What We Learned: World Challenge
Each week, GolfChannel.com offers thoughts on "what we learned" from recent tournaments and news developments. This week, our writers weigh in with their thoughts on the USGA anchoring announcement, and Tiger's World Challenge event at Sherwood.
Graeme McDowell’s 15th club has to be his attitude. When the 2010 U.S. Open champion is in contention, his swagger and confidence seem to grow with every swing. It doesn’t mean he wins all the time (McDowell hadn’t won a tournament since Tiger's 2010 World Challenge) but he always looks ready to win. Even in his pair of appearances in the final group of the 2012 U.S. Open and Open Championship, McDowell looked like the happiest player on the golf course. There was nowhere else he wanted to be.
Watching McDowell hold off Keegan Bradley on Sunday at the World Challenge was a reminder just how much he relishes the fight. – Damon Hack
The overreaction to the potential anchoring ban was predictable. Seemingly as a rule, members of the golf community despise change. Remember the u-shaped grooves debate? In 2010, Scott McCarron called Phil Mickelson a cheater for using a wedge that was allowed only because of a legal technicality. The grooves’ impact on scoring has been negligible. Remember the uproar over the PGA Tour’s impending changes to Q-School? Considered blasphemy by fans and writers alike . . . yet only a handful of national media outlets are covering the final Q-School. The latest uproar, of course, was caused by the governing bodies’ decision to ban anchoring. Keegan Bradley intends to use the belly putter until it is pried out of his hands, which, sadly, may open himself up to more incidents such as what he encountered Saturday, when he was called a “cheater” by a numbskull fan at Sherwood. But Keegs can take solace in this: In golf, short-term angst almost always morphs into long-term indifference. – Ryan Lavner
Graeme McDowell is the indisputable No. 1 in the world. No, not on the course. His countryman Rory McIlroy has those honors locked up for now. I’m talking about in the interview room. Once again at this week’s World Challenge, McDowell further established himself as the preeminent speaker amongst the game’s elite players. He is equal parts loquacious, thoughtful, humorous and forthcoming. Ask him about the anchored putter proposal? He’ll proffer a three-minute debate that would make Mike Davis jealous. Throw him a question about the state of his game? He’ll be honest to a fault, admitting that he hasn’t played well enough over the past two years. If one of the networks which broadcasts PGA Tour golf needed a current player to become an analyst, he would be at the top of the list. The only problem, of course, is that he’s too good at his day job, meaning his gain is our potential loss. For now, we’ll have to settle for McDowell speaking after rounds whenever he plays well. Fortunately, that happens pretty frequently. – Jason Sobel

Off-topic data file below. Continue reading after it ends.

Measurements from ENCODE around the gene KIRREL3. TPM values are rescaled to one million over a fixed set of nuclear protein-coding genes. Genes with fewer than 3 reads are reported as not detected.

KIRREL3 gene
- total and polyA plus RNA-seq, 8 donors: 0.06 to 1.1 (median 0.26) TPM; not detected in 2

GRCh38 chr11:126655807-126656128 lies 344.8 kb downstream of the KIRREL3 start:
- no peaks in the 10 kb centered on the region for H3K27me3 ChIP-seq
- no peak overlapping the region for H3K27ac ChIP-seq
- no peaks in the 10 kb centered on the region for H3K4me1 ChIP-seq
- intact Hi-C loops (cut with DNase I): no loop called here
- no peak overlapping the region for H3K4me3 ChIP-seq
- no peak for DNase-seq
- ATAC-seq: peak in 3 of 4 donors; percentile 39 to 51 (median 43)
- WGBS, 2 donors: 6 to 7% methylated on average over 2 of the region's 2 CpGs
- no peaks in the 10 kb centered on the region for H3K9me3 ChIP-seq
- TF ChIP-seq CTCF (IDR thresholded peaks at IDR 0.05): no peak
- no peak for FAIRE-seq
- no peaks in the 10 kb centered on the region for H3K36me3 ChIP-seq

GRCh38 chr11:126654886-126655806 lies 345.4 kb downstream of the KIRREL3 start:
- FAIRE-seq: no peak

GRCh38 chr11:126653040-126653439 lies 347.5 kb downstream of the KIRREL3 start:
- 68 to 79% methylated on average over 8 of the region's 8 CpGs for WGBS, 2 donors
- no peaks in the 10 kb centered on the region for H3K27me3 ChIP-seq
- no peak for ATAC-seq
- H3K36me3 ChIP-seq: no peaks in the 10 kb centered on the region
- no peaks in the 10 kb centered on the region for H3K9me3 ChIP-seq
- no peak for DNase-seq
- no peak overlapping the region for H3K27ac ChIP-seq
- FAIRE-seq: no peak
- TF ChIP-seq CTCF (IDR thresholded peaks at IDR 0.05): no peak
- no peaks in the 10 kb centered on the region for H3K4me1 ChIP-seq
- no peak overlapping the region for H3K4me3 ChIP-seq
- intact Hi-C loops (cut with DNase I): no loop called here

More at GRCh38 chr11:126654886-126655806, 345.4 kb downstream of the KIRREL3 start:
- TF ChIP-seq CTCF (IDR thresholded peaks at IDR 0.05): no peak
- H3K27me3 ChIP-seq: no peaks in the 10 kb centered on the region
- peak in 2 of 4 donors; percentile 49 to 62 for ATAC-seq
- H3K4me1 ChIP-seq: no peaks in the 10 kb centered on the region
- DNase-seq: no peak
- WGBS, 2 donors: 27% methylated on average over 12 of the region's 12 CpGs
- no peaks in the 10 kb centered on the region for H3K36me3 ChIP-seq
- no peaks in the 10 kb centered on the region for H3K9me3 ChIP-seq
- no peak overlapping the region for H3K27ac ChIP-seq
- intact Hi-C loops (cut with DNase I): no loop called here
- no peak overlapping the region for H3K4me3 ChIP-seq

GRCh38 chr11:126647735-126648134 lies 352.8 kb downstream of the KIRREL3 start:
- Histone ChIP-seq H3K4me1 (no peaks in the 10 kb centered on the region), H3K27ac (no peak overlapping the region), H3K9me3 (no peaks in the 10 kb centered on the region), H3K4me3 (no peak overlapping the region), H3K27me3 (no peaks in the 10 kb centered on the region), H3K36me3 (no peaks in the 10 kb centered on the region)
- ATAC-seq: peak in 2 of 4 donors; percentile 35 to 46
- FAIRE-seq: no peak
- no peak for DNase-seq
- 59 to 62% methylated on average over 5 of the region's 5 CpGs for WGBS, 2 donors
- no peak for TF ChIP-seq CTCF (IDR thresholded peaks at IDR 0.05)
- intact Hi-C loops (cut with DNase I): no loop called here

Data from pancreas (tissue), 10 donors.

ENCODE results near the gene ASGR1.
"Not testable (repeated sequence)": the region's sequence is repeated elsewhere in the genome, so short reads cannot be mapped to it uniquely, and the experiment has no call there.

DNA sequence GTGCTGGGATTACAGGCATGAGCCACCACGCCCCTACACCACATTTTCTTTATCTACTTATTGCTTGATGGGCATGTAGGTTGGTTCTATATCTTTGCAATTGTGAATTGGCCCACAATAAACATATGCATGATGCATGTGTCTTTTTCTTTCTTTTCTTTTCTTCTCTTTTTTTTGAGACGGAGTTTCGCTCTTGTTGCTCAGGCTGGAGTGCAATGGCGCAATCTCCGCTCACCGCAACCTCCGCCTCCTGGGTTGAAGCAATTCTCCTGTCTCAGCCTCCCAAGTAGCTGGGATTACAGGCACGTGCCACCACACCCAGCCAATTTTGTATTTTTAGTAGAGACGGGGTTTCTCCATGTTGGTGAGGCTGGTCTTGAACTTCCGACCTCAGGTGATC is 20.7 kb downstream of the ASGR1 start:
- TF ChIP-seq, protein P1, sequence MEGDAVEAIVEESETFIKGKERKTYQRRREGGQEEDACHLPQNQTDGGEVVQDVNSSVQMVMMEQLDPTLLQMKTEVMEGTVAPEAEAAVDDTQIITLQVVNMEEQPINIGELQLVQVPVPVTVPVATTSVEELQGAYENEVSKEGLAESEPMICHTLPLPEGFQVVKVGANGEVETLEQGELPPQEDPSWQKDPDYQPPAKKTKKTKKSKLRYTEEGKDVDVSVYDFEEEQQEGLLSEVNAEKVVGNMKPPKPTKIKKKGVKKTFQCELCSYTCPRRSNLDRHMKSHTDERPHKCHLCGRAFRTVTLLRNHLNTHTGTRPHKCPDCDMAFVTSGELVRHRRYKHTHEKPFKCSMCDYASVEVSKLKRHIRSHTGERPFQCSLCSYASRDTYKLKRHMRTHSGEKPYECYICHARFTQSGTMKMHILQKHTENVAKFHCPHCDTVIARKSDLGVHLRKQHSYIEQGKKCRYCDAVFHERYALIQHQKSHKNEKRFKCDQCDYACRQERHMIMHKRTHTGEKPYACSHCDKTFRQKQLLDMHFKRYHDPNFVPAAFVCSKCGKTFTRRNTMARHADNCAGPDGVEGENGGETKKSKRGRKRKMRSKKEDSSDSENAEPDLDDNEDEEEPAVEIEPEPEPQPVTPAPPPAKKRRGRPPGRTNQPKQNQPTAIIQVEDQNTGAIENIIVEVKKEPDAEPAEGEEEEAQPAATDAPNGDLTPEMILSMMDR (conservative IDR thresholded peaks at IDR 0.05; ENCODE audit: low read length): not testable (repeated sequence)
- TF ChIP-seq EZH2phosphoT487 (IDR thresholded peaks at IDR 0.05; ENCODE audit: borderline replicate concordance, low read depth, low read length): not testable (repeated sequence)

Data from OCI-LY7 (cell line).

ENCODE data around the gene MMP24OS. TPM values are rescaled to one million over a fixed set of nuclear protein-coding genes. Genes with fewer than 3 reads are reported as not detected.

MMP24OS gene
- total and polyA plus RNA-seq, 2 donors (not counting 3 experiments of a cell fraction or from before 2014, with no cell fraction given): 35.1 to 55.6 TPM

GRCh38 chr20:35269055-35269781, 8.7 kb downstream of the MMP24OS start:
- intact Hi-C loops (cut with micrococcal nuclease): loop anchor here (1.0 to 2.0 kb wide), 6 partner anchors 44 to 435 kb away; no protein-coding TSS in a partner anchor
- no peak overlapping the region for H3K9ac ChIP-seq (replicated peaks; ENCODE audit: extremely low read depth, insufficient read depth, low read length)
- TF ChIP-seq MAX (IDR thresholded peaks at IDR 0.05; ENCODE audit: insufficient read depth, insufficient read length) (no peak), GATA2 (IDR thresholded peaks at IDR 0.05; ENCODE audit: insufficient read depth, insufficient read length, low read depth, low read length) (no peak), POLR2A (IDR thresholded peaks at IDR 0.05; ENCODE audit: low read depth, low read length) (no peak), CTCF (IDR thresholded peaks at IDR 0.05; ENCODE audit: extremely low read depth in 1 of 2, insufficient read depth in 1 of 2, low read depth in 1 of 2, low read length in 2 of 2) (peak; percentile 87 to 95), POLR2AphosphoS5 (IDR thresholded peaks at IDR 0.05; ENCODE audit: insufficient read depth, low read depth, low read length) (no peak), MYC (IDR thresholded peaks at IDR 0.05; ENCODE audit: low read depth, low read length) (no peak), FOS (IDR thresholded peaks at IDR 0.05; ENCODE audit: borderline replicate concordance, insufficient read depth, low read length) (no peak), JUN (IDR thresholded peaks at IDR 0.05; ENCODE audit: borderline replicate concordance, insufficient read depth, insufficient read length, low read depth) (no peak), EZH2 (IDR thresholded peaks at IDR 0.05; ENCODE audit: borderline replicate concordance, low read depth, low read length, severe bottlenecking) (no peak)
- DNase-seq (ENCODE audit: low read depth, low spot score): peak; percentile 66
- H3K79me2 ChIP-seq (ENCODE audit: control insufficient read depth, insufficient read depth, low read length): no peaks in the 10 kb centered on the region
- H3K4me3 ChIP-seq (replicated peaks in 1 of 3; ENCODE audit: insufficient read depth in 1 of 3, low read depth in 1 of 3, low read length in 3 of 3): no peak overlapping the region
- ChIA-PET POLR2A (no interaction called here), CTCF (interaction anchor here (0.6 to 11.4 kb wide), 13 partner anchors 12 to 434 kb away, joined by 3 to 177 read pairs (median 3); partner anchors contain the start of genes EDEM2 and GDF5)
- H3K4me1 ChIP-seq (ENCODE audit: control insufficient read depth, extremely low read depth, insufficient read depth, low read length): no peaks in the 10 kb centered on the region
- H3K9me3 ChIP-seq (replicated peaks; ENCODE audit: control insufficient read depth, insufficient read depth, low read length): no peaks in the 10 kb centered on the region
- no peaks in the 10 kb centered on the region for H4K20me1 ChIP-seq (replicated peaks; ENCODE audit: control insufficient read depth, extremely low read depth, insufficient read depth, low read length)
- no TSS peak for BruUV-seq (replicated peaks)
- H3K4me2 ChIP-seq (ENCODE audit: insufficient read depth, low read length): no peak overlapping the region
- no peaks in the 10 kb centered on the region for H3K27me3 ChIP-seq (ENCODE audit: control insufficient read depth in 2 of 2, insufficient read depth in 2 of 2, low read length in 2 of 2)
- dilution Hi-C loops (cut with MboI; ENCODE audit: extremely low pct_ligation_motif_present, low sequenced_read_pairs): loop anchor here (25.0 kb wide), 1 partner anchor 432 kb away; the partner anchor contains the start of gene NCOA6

There is now a difference between what is "legal" in golf and what is "proper," and there will be a difference until the ban on anchored putters becomes official. There is a difference in that the U.S. Golf Association and R&A have gone to great lengths to define anchoring as an improper stroke. While the ruling may not take effect until 2016, the conclusion the governing bodies have made casts a shadow over anchored strokes made from now on, even those legally made. That doesn't mean, by any stretch of the imagination, that a player who anchors is cheating. It's within the rules today, and you can't begrudge a player for taking advantage. In that regard, it's no different than using the rules in other ways to your "legal" advantage. – Randall Mell
I was surprised to learn that I did not, in fact, receive OWGR points for tuning in to this weekend’s World Challenge. Each of the 18 participants did, though, and Zach Johnson even received $120,000 for his 18th-place finish. I have no qualms with any of the players choosing to participate, and the tournament certainly has the right to establish a purse as it sees fit. But in an era where tournament fields are often decided by the permutations of the world ranking system, it still seems curious to me that an offseason, limited-field event like the World Challenge can lure players with automatic OWGR points. While I was happy to see Graeme McDowell end his two-year winless drought, in my view this weekend’s tournament continues to serve as the clearest example that as currently constructed, the OWGR system is one in which the rich merely get richer. – Will Gray
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